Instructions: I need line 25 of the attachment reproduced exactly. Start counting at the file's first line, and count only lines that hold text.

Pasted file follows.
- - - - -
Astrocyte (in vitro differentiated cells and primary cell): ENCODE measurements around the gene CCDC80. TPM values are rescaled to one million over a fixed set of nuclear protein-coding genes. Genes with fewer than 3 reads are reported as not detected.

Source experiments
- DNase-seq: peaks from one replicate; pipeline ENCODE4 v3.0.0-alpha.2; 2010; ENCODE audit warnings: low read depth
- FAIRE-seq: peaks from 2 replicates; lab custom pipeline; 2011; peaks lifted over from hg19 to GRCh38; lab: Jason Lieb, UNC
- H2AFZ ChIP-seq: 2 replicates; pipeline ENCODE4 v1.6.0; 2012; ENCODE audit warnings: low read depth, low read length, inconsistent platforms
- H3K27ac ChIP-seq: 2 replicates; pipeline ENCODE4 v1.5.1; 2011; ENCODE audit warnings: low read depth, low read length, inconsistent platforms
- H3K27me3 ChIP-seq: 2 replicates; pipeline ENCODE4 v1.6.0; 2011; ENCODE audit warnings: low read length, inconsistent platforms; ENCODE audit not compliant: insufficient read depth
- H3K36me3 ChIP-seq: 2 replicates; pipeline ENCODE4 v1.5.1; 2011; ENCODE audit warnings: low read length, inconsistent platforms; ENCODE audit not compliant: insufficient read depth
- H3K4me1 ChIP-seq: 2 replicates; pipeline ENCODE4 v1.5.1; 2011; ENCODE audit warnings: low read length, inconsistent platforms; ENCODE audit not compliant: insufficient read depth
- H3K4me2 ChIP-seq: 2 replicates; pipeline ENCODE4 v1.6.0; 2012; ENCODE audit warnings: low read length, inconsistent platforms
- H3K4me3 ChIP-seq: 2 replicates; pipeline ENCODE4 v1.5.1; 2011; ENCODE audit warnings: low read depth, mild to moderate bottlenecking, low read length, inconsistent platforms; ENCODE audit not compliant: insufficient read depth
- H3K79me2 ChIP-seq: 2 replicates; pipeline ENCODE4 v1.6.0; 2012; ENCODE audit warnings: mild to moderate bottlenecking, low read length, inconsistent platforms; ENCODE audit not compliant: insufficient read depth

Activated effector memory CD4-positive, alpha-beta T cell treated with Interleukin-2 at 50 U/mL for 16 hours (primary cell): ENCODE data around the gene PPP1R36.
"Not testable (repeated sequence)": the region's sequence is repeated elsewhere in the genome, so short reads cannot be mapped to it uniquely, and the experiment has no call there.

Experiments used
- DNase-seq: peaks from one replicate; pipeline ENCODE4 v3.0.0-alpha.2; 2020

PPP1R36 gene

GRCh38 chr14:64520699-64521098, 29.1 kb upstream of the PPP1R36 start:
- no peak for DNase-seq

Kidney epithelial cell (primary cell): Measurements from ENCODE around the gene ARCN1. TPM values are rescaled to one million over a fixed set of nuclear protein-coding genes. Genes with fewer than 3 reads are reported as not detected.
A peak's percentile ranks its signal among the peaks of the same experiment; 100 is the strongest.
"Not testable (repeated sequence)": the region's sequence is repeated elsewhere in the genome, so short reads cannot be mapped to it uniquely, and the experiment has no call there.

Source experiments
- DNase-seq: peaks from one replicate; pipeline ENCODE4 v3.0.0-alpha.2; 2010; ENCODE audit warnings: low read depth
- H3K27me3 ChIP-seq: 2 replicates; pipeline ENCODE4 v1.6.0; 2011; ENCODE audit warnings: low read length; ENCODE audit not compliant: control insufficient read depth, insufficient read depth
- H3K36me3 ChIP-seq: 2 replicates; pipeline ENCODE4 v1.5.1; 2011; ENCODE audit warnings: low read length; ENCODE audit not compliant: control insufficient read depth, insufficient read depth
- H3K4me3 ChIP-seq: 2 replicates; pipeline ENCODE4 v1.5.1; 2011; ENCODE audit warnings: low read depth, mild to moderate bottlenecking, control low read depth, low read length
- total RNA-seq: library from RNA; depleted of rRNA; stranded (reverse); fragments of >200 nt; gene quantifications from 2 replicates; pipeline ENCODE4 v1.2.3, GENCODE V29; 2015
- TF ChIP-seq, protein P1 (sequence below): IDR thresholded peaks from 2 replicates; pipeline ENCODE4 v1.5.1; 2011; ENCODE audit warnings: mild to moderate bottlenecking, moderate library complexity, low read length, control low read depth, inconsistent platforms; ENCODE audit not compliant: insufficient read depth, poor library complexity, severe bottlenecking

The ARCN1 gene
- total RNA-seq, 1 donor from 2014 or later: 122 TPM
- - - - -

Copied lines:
- H3K27me3 ChIP-seq: 2 replicates; pipeline ENCODE4 v1.6.0; 2011; ENCODE audit warnings: low read length; ENCODE audit not compliant: control insufficient read depth, insufficient read depth